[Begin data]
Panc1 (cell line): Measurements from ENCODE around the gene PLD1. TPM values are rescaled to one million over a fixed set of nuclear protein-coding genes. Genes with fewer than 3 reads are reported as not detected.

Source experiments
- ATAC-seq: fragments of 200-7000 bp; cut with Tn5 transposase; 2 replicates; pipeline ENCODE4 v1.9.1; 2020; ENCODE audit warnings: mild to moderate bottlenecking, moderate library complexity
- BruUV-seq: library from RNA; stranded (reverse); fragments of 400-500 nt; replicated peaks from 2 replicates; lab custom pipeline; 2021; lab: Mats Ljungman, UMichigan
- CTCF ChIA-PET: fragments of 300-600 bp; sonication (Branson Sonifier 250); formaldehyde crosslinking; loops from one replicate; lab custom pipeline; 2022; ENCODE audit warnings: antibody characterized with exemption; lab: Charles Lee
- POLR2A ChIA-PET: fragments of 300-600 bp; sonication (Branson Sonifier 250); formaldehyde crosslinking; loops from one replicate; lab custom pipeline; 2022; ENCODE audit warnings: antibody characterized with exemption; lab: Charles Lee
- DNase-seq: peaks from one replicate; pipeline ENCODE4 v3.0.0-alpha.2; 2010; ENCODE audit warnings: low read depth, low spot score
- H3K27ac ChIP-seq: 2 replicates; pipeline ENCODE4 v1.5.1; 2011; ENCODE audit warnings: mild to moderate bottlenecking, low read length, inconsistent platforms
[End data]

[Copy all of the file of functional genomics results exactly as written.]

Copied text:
Panc1 (cell line): Measurements from ENCODE around the gene PLD1. TPM values are rescaled to one million over a fixed set of nuclear protein-coding genes. Genes with fewer than 3 reads are reported as not detected.

Source experiments
- ATAC-seq: fragments of 200-7000 bp; cut with Tn5 transposase; 2 replicates; pipeline ENCODE4 v1.9.1; 2020; ENCODE audit warnings: mild to moderate bottlenecking, moderate library complexity
- BruUV-seq: library from RNA; stranded (reverse); fragments of 400-500 nt; replicated peaks from 2 replicates; lab custom pipeline; 2021; lab: Mats Ljungman, UMichigan
- CTCF ChIA-PET: fragments of 300-600 bp; sonication (Branson Sonifier 250); formaldehyde crosslinking; loops from one replicate; lab custom pipeline; 2022; ENCODE audit warnings: antibody characterized with exemption; lab: Charles Lee
- POLR2A ChIA-PET: fragments of 300-600 bp; sonication (Branson Sonifier 250); formaldehyde crosslinking; loops from one replicate; lab custom pipeline; 2022; ENCODE audit warnings: antibody characterized with exemption; lab: Charles Lee
- DNase-seq: peaks from one replicate; pipeline ENCODE4 v3.0.0-alpha.2; 2010; ENCODE audit warnings: low read depth, low spot score
- H3K27ac ChIP-seq: 2 replicates; pipeline ENCODE4 v1.5.1; 2011; ENCODE audit warnings: mild to moderate bottlenecking, low read length, inconsistent platforms